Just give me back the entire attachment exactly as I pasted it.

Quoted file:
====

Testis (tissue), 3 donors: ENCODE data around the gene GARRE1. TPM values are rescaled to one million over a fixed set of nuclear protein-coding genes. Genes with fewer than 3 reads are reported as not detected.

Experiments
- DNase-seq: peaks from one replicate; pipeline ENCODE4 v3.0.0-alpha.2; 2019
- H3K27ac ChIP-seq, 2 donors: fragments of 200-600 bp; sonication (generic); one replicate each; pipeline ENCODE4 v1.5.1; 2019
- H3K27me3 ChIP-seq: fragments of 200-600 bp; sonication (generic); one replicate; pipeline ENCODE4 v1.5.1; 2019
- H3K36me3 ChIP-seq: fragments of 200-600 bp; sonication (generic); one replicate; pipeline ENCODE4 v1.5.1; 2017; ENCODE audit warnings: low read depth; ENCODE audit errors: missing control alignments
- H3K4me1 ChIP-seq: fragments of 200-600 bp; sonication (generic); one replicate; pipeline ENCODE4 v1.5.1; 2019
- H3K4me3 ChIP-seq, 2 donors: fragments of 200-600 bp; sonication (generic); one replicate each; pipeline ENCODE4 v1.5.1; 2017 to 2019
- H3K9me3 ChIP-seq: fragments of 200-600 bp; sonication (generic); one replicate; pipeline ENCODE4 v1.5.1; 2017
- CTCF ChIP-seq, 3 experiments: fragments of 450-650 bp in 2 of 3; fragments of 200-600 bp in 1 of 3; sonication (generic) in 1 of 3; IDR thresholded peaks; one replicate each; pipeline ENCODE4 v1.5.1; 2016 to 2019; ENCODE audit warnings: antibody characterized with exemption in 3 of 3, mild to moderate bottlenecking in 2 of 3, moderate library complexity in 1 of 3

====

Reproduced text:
Testis (tissue), 3 donors: ENCODE data around the gene GARRE1. TPM values are rescaled to one million over a fixed set of nuclear protein-coding genes. Genes with fewer than 3 reads are reported as not detected.

Experiments
- DNase-seq: peaks from one replicate; pipeline ENCODE4 v3.0.0-alpha.2; 2019
- H3K27ac ChIP-seq, 2 donors: fragments of 200-600 bp; sonication (generic); one replicate each; pipeline ENCODE4 v1.5.1; 2019
- H3K27me3 ChIP-seq: fragments of 200-600 bp; sonication (generic); one replicate; pipeline ENCODE4 v1.5.1; 2019
- H3K36me3 ChIP-seq: fragments of 200-600 bp; sonication (generic); one replicate; pipeline ENCODE4 v1.5.1; 2017; ENCODE audit warnings: low read depth; ENCODE audit errors: missing control alignments
- H3K4me1 ChIP-seq: fragments of 200-600 bp; sonication (generic); one replicate; pipeline ENCODE4 v1.5.1; 2019
- H3K4me3 ChIP-seq, 2 donors: fragments of 200-600 bp; sonication (generic); one replicate each; pipeline ENCODE4 v1.5.1; 2017 to 2019
- H3K9me3 ChIP-seq: fragments of 200-600 bp; sonication (generic); one replicate; pipeline ENCODE4 v1.5.1; 2017
- CTCF ChIP-seq, 3 experiments: fragments of 450-650 bp in 2 of 3; fragments of 200-600 bp in 1 of 3; sonication (generic) in 1 of 3; IDR thresholded peaks; one replicate each; pipeline ENCODE4 v1.5.1; 2016 to 2019; ENCODE audit warnings: antibody characterized with exemption in 3 of 3, mild to moderate bottlenecking in 2 of 3, moderate library complexity in 1 of 3